Microsoft has added a tuned version of ChatGPT to its search engine Bing to help users find answers quickly and to dramatically change what it means to search online.
- Half of the questions asked on search engines go unanswered, and Microsoft is trying to fix that by adding ChatGPT to its Bing search engine.
- Bing will now have a modified, more powerful version of the artificial-intelligence (AI) platform ChatGPT to potentially give better answers.
- The Bing version of the chatbot will also offer citations with the answers so users can fact-check the bot and ensure it is not false information.
- The new Bing service is being rolled out slowly for a limited public preview, with plans to be available to everyone in the weeks ahead.
Why it’s important
AI has become mainstream—with ChatGPT earning more than 100 million subscribers since it debuted in November. Venture capital and tech companies have poured money into existing AI businesses, not wanting to get left behind the wave of AI.
Microsoft—which invested $10 billion in ChatGPT owner OpenAI—is changing the typical search engine and accelerating the demand for AI technology by adding ChatGPT to its Bing search engine.
Now users who ask a question on Bing will also be presented with the option to use AI to answer questions. The AI technology will gather and present the information to the user quickly and efficiently.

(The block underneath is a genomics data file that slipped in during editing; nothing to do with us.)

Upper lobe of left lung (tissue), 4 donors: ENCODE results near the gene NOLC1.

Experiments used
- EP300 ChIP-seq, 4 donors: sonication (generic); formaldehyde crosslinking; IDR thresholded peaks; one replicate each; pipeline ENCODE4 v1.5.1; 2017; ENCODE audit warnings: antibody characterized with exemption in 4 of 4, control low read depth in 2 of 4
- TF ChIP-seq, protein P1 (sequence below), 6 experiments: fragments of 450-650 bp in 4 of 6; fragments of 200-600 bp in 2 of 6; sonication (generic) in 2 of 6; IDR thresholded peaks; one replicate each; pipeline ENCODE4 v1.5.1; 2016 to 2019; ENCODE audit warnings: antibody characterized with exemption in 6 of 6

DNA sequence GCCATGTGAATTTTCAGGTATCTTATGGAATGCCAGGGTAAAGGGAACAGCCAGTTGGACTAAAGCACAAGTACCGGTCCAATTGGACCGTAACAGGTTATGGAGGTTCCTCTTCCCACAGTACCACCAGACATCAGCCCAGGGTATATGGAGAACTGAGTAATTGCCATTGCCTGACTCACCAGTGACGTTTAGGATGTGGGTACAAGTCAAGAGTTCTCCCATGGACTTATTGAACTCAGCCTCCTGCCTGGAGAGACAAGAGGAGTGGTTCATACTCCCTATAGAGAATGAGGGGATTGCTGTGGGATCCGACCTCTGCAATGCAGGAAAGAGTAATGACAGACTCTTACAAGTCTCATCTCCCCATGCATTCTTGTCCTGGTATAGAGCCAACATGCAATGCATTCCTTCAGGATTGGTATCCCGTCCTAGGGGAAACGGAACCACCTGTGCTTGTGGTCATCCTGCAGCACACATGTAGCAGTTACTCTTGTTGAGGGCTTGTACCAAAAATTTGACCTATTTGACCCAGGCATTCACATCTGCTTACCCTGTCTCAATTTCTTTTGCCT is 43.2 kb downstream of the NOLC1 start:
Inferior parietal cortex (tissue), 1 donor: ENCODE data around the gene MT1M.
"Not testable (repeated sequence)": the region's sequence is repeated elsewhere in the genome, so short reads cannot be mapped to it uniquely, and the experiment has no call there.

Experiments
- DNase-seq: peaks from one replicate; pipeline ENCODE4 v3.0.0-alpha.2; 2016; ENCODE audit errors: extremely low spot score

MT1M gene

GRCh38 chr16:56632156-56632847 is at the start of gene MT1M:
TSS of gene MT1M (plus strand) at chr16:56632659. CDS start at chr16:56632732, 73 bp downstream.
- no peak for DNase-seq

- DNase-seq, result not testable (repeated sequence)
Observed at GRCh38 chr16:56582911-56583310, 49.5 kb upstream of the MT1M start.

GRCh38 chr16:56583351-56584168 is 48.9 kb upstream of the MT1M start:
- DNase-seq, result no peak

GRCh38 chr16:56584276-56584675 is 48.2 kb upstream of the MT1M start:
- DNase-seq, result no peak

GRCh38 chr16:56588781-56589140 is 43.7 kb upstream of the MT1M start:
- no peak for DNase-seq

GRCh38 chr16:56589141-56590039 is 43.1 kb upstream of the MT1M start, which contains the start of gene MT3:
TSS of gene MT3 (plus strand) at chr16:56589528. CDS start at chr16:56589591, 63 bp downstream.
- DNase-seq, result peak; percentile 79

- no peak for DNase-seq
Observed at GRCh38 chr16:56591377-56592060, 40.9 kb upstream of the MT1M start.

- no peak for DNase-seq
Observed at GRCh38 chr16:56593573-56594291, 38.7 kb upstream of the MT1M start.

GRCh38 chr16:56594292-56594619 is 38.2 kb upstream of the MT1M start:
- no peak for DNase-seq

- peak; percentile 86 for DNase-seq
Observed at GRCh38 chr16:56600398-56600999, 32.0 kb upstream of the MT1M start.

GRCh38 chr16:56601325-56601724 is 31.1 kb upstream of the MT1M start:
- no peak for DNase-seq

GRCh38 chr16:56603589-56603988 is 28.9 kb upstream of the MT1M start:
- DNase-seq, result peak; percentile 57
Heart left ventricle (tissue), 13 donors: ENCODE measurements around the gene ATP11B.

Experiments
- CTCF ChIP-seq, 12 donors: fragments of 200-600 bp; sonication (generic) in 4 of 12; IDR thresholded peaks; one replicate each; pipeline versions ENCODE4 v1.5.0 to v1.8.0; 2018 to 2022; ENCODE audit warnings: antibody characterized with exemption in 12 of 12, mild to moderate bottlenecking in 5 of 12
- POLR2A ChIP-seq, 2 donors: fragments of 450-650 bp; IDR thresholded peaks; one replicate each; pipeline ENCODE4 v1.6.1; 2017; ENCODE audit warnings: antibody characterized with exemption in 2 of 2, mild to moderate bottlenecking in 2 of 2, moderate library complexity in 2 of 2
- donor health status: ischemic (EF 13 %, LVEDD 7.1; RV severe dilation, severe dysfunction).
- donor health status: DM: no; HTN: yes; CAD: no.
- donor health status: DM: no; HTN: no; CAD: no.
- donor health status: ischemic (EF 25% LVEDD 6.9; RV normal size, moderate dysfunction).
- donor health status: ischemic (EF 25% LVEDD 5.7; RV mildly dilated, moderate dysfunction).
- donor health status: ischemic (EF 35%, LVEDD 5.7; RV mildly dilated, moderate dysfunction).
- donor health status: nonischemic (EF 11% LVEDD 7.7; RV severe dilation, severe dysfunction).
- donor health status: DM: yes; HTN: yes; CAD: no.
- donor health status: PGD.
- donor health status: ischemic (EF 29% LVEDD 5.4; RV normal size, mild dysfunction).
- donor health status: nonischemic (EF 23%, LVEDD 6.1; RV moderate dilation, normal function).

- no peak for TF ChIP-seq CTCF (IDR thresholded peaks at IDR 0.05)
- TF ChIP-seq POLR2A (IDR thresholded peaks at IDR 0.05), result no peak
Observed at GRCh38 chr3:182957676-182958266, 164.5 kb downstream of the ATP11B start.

Millions of questions go unanswered daily as users can’t find what they are looking for on the internet. To change that, Microsoft chose to add ChatGPT to get the information for the users.
“Half of the 10 billion queries are going unanswered today, or at least without very good answers,” says Microsoft executive Yusuf Mehdi.
ChatGPT isn’t always correct as it uses a collection of everything on the internet to answer its questions and can sometimes give false information. To help with that, Microsoft has modified the chatbot to provide a list of citations so users can fact-check where it got its answers.
Given the quick rise in popularity of ChatGPT, adding the service to Bing could threaten Google. Google remains traditional, where users have to sift through pages to find answers, but now that an easier way has been presented, Microsoft could begin to eat into Google’s numbers.
The new Bing service is being rolled out slowly for a limited public preview, with plans to be available to everyone in the weeks ahead.